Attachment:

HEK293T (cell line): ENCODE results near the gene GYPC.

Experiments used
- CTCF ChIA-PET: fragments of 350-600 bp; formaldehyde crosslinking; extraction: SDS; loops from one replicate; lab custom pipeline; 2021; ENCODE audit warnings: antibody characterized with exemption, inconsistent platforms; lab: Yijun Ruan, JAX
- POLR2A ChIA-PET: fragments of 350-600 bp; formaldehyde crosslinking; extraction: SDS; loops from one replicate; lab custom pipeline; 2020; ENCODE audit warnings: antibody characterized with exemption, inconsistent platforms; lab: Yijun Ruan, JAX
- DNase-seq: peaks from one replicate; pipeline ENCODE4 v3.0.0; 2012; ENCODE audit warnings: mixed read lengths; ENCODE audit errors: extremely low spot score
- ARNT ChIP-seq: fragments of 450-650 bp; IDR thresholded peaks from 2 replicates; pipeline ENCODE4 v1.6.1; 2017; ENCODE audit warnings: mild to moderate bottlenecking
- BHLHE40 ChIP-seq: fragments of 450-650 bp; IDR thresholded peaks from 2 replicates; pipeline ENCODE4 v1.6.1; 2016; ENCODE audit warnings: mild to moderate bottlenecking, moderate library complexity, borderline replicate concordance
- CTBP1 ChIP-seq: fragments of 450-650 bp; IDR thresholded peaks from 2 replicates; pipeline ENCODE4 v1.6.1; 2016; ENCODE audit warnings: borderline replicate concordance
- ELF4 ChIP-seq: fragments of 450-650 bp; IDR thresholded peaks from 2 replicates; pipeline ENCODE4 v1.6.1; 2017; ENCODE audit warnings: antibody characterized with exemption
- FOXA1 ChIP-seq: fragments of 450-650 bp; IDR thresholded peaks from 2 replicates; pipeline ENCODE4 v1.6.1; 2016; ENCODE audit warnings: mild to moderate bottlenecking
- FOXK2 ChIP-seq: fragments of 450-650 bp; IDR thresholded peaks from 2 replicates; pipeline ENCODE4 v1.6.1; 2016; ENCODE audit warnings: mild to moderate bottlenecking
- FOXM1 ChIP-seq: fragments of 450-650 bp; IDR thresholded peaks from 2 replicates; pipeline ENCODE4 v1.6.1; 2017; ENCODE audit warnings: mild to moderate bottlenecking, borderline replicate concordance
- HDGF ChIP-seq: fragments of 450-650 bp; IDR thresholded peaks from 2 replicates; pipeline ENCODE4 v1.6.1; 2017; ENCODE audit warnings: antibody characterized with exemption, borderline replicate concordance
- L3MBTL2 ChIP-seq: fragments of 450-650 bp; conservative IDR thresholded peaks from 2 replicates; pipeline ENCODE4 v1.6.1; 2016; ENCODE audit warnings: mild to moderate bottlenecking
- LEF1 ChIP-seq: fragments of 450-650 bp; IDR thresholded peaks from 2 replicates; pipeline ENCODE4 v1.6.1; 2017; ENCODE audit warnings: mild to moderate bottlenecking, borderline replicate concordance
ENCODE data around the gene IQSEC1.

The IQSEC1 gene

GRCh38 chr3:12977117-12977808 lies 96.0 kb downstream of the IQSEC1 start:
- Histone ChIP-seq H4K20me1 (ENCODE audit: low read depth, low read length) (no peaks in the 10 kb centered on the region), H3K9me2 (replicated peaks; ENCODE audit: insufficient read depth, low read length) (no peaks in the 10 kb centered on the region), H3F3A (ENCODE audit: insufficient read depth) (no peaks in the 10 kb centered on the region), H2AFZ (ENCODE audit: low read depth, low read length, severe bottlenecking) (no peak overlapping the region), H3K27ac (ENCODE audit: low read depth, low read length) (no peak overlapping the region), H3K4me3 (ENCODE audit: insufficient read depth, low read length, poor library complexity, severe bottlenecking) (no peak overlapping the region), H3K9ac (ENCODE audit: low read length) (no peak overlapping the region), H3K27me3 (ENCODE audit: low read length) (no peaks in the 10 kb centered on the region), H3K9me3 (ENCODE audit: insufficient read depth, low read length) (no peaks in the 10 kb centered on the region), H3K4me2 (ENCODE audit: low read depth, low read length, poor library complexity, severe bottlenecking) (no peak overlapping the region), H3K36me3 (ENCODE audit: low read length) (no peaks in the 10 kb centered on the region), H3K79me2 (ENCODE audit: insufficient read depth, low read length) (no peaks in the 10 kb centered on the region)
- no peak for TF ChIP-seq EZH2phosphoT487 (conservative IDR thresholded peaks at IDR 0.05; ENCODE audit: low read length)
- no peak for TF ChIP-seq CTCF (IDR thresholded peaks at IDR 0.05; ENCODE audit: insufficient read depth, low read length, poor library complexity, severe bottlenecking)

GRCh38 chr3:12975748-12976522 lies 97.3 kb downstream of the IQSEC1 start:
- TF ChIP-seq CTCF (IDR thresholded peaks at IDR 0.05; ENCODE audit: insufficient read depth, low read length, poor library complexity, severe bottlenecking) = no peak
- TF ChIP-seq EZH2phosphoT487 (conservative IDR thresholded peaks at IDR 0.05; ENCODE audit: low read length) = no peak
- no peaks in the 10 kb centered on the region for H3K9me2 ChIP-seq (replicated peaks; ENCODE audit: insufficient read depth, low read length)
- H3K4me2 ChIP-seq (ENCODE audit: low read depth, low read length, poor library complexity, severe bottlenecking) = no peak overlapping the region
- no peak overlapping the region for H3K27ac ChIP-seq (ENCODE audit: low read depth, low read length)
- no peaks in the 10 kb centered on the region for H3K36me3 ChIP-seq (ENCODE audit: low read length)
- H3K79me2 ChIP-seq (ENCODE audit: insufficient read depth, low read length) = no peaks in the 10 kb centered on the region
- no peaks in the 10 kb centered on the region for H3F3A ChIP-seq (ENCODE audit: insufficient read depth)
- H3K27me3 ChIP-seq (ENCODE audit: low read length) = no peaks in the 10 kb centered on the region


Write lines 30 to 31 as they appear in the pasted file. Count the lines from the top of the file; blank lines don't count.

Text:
- no peaks in the 10 kb centered on the region for H3F3A ChIP-seq (ENCODE audit: insufficient read depth)
- H3K27me3 ChIP-seq (ENCODE audit: low read length) = no peaks in the 10 kb centered on the region